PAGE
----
Cheung, a former model and beauty queen, is radiant as both herself and Ruan as director Stanley Kwan goes back and forth between the present, as Cheung is making the film, and the past, as she portrays Ruan rising from an extra to a star in the late 1920s and early 1930s, at the same time Japan is mounting attacks against China. Cheung (As Tears Go By, In the Mood for Love), who was named Best Actress at prestigious film festivals in Berlin, Chicago, Taiwan, and Hong Kong for the role, is joined by a stellar cast, including Chen Yen-yen, Lily Li, Tony Leung Ka-fai, Carina Lau, and Chin Han; the real Ruan is seen in archival footage. Made thirty years ago, Center Stage, also known simply as Actress, is now available in a 4K digital restoration, created from the original negative and approved by Kwan (Women, Hold You Tight), streaming March 12 to April 1 on Metrograph’s online platform.


Who: Lorna Luft, Joel Grey, Lily Tomlin, Michael York, Joan Collins, Catherine Zeta-Jones, Ben Vereen, Ute Lemper, Michael Feinstein, Billy Stritch, Kathie Lee Gifford, Lea Delaria, Chita Rivera, Jonathan Groff, Charles Busch, Kathy Najimy, Sandra Bernhard, Andrew Rannells, Julie Halston, John Waters, John Kander, Nathan Lane, Mario Cantone, Tony Hale, Coco Peru, John Cameron Mitchell, Andrea Martin, Michele Lee, Nicolas King, Parker Posey, Craig Ferguson, Hoda Kotb, Jason Alexander, Jim Caruso, Kathy Griffin, Neil Meron, Haley Swindal, Seth Sikes, Verdon Fosse legacy dancers
What: Seventy-fifth birthday tribute to Liza Minnelli
Where: The Town Hall via Stellar
When: Friday, March 12, $30, 8:00 (also available March 13 at 8:00 and March 14 at 7:00)
Why: On March 12, 1946, Liza May Minnelli was born to beloved actress and singer Judy Garland and Hollywood director Vincente Minnelli in Los Angeles, ultimately a family of Academy Award winners. On March 12, 2021, several dozen of Liza’s friends and admirers will gather virtually to wish the Tony-, Oscar-, and Emmy-winning star of stage and screen — Cabaret, The Sterile Cuckoo, Arthur, Liza with a Z, The Act — a very happy seventy-fifth birthday. Presented by the Town Hall, “A Love Letter to Liza Minnelli: 75th Birthday All-Star Tribute” will feature performances and appearances by a wide-ranging group of celebrities, including Joel Grey, Lily Tomlin, Joan Collins, Catherine Zeta-Jones, Ben Vereen, Michael Feinstein, Kathie Lee Gifford, Chita Rivera, Jonathan Groff, Charles Busch, Sandra Bernhard, Andrew Rannells, John Waters, John Kander, Nathan Lane, Mario Cantone, Andrea Martin, Michele Lee, and Kathy Griffin, along with surprise guests and never-before-seen footage of Liza.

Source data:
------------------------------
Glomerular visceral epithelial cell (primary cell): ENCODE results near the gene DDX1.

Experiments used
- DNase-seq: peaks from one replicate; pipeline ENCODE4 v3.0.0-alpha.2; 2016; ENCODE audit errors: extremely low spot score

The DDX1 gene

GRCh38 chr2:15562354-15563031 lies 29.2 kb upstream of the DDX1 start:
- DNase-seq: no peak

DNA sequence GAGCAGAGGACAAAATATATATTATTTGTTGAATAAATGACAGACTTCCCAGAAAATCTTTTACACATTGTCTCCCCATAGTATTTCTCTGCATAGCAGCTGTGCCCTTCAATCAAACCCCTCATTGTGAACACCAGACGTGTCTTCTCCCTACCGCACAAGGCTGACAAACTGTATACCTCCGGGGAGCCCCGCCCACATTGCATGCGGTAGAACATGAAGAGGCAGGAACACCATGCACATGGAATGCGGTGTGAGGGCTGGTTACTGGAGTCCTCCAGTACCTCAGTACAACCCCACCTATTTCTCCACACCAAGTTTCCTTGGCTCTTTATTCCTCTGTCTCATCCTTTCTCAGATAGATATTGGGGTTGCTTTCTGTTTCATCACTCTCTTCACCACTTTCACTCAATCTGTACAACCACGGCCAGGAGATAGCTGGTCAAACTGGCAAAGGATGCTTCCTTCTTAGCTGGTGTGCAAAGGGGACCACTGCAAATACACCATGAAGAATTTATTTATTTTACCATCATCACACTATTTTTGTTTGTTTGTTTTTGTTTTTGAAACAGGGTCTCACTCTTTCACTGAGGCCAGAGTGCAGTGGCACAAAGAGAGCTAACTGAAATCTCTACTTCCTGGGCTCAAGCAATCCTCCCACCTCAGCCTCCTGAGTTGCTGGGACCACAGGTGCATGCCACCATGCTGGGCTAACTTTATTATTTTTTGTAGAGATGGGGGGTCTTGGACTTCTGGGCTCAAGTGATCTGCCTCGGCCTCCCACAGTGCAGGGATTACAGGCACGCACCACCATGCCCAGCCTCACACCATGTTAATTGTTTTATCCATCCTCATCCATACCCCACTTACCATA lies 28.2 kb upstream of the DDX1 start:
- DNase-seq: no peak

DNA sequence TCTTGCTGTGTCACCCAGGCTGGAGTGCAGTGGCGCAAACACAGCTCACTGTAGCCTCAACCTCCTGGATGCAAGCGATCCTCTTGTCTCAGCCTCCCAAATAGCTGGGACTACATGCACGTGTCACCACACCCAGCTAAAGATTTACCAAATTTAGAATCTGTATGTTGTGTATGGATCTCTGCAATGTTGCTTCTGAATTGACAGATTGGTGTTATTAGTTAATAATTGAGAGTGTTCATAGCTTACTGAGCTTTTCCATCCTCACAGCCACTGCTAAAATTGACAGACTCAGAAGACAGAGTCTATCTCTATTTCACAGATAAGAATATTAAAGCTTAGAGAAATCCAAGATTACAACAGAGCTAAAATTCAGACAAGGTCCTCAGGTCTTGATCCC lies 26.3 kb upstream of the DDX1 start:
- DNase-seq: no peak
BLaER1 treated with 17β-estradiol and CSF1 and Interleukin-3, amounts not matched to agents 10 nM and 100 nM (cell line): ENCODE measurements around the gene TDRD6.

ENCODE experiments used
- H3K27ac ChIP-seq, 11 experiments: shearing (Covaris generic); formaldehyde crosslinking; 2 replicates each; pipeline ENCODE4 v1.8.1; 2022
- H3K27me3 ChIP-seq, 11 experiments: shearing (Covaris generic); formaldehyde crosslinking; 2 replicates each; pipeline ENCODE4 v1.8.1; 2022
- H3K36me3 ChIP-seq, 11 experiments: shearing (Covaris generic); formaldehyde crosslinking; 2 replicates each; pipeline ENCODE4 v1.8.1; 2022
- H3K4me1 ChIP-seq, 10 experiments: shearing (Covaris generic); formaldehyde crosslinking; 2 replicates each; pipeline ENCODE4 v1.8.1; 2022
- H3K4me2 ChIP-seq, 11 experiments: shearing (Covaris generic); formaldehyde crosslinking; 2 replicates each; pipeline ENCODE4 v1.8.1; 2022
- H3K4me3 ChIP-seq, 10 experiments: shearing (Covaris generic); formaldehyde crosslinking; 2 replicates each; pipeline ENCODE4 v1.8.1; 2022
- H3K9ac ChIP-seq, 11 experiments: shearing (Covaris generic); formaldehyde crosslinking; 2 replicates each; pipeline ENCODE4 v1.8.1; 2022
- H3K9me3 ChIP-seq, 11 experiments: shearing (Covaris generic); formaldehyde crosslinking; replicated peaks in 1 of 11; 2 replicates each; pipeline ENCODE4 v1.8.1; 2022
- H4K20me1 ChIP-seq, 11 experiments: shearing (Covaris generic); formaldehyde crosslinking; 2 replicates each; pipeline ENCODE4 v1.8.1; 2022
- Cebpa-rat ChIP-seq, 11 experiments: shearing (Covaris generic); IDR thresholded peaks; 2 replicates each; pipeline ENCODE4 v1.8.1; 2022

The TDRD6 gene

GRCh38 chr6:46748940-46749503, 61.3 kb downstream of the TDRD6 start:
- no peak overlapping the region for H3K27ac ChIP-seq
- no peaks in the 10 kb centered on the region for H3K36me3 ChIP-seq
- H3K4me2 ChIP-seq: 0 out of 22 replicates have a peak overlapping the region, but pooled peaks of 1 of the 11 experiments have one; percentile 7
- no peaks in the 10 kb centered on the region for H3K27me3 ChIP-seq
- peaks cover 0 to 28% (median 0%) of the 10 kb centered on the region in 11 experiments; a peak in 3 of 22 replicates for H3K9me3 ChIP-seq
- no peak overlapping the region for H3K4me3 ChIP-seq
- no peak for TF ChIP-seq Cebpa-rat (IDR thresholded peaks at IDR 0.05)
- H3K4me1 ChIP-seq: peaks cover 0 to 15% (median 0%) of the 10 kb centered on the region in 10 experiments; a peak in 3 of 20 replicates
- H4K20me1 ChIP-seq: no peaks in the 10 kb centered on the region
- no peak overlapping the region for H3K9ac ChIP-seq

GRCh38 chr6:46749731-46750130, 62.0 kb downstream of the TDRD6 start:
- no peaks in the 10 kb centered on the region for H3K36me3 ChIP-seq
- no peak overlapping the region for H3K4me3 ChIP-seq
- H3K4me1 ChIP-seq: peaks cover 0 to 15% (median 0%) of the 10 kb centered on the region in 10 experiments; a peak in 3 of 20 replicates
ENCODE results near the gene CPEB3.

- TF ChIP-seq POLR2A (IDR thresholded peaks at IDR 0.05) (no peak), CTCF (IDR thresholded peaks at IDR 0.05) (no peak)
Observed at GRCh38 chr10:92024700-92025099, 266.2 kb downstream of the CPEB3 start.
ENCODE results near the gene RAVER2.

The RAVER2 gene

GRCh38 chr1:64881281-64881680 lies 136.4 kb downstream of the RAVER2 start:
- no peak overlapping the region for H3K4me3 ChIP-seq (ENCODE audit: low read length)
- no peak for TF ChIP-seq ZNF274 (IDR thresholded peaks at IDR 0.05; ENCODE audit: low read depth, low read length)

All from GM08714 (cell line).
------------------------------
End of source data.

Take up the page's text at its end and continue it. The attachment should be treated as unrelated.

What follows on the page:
“Sometimes you’re happy, sometimes you’re sad / But the world goes ’round / Sometimes you lose every nickel you had / But the world goes ’round,” Minnelli sings in New York, New York, offering words to live by, especially during the current crises. “Somebody loses and somebody wins / And one day it’s kicks, then it’s kicks in the shins / But the planet spins, and the world goes ’round.” Of course, this is Liza’s world; we’re only living in it. Tickets to the birthday tribute are $30, with twenty percent of the proceeds benefiting the Actors Fund.


Kelly Reichardt’s First Cow is among the first films IFC Center will be screening inside for in-person audiences

IFC Center
323 Sixth Ave. at West Third St.
Friday, March 5 - Thursday, April 1, 2021

On March 5, IFC Center opened its doors to limited, masked, socially distanced audiences, allowing film lovers inside for the first time in nearly a year. They are kicking off this new chapter with four weeks of movies that have been available for streaming but could not previously be seen in a theater in New York City. “What’d We Miss?” consists of nearly two dozen films, each group being shown for one week. Through March 11, you can catch Thomas Vinterberg’s Another Round, Alexander Nanau’s Collective, Sam Pollard’s MLK/FBI (followed by a prerecorded Q&A with the director), Eliza Hittman’s Never Rarely Sometimes Always, and David France’s Welcome to Chechnya. The March 12-18 lineup comprises Francis Lee’s Ammonite, Kelly Reichardt’s gorgeously moving First Cow, Darius Marder’s hard-hitting Sound of Metal, Michael Almereyda’s Tesla, Garrett Bradley’s poignant Time, and Karen Maine’s Yes, God, Yes.

Seating choices are limited as theaters such as IFC Center reopen

From March 19 to 26, you can settle in for Bill and Turner Ross’s Bloody Nose, Empty Pockets, Kirsten Johnson’s bizarre, mesmerizing comedy-documentary Dick Johnson Is Dead, Pietro Marcello’s Martin Eden, Natalie Erika James’s Relic, Kiyoshi Kurosawa’s stunning To the Ends of the Earth, and Hirokazu Kore-Eda’s The Truth. And the roster for March 16 to April 1 is Kitty Green’s powerful The Assistant, Kleber Mendonca Filho and Juliano Dornelles’s beautifully strange and violent Bacurau, Miranda July’s eclectic and gripping Kajillionaire, Chad Hartigan’s Little Fish, Channing Godfrey’s Miss Juneteenth, and Sean Durkin’s The Nest.